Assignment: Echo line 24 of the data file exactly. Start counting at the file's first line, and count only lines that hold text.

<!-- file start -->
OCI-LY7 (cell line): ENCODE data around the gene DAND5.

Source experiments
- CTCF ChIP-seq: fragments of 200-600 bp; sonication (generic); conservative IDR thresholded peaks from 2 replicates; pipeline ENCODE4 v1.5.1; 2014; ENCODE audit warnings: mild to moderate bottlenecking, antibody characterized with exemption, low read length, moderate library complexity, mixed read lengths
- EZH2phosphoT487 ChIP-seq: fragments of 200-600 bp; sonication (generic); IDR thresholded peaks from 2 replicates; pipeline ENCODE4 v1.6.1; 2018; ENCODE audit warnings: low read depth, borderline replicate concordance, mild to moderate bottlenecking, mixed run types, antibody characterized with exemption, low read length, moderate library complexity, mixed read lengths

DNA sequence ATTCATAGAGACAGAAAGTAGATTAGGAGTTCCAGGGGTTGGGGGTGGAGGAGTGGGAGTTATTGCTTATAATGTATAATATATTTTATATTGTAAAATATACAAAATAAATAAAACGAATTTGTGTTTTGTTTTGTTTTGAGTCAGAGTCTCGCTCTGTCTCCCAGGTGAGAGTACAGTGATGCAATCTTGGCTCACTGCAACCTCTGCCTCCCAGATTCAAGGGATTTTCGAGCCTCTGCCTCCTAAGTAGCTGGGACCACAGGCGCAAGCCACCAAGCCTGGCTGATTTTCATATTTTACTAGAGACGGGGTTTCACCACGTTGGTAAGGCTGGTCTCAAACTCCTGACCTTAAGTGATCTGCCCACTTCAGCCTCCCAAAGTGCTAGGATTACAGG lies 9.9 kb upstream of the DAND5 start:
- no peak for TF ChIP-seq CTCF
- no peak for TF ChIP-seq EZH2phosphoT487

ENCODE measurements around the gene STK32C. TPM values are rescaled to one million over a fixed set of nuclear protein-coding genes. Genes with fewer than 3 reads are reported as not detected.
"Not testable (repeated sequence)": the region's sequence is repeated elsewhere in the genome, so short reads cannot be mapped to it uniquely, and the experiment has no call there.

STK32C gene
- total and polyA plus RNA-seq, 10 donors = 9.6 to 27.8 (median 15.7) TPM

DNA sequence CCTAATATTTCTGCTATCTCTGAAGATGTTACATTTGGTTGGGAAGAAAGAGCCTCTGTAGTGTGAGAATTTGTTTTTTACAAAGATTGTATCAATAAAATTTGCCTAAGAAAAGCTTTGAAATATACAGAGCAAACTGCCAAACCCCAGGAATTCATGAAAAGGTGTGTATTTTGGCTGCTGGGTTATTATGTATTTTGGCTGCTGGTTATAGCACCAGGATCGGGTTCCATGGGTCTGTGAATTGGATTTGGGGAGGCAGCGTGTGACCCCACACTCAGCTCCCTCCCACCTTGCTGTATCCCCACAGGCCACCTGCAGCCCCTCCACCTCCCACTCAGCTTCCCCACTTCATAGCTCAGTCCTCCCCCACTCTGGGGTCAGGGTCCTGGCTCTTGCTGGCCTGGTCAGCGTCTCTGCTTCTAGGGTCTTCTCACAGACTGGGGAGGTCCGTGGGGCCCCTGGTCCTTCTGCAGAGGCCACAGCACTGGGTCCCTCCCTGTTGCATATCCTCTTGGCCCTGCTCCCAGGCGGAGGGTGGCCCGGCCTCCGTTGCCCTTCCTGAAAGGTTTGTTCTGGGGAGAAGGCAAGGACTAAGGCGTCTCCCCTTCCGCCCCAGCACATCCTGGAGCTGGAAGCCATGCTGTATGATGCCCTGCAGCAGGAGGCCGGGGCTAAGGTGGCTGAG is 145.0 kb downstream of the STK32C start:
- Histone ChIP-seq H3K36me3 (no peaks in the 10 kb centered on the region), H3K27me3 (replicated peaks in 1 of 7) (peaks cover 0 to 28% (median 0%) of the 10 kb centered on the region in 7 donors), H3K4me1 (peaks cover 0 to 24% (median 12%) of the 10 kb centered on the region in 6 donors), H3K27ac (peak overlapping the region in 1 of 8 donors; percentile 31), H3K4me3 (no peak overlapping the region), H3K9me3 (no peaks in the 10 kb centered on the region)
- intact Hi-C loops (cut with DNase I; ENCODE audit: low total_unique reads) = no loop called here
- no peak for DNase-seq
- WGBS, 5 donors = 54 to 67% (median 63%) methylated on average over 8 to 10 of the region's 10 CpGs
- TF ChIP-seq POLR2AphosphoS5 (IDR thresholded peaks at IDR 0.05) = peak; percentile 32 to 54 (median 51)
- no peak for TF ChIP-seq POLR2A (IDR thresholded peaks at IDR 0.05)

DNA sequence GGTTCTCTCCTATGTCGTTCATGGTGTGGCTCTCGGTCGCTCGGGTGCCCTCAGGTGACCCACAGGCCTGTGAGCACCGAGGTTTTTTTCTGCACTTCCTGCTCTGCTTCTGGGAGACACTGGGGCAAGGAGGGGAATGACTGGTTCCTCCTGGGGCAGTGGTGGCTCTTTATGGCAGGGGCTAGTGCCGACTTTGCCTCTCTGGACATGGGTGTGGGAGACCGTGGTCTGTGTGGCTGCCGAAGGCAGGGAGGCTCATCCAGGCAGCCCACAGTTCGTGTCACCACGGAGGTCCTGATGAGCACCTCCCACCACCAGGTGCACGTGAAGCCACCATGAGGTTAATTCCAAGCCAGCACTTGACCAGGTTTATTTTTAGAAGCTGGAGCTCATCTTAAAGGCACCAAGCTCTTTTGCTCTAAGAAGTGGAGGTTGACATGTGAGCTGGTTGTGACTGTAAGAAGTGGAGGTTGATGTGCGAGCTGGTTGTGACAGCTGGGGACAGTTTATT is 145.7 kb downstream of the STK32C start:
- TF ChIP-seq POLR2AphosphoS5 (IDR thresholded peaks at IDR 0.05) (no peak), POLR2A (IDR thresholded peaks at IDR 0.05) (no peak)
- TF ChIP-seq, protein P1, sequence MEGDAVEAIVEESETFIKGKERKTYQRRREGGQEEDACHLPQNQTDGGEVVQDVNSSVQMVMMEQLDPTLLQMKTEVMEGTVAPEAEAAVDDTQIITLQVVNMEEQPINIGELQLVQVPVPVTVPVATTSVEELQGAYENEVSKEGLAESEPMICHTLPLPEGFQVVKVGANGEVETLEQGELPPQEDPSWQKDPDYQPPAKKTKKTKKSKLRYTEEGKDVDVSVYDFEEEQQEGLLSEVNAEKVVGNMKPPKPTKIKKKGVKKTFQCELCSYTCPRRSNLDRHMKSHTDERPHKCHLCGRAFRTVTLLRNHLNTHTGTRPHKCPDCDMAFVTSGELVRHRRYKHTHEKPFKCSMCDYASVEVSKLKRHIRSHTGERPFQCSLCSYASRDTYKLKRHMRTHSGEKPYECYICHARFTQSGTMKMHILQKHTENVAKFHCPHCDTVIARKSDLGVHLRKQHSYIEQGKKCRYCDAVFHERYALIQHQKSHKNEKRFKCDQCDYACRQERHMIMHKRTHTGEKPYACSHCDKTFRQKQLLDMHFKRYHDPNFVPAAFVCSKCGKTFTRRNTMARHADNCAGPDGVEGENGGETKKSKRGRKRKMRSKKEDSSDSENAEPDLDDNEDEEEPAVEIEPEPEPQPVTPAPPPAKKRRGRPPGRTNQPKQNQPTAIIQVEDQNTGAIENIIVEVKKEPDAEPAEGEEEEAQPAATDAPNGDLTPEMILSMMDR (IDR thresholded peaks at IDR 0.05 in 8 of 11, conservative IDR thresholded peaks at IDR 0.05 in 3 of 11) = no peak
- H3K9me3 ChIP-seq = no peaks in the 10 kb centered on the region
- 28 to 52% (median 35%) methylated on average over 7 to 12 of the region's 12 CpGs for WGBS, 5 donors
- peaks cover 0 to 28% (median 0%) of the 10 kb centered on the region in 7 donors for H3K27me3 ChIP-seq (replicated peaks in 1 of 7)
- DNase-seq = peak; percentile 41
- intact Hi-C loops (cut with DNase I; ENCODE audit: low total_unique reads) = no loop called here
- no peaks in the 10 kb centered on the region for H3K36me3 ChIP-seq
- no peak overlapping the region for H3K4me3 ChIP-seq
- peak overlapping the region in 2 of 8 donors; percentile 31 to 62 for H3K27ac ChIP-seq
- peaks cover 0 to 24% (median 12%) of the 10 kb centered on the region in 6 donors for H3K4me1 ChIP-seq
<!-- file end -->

- peaks cover 0 to 28% (median 0%) of the 10 kb centered on the region in 7 donors for H3K27me3 ChIP-seq (replicated peaks in 1 of 7)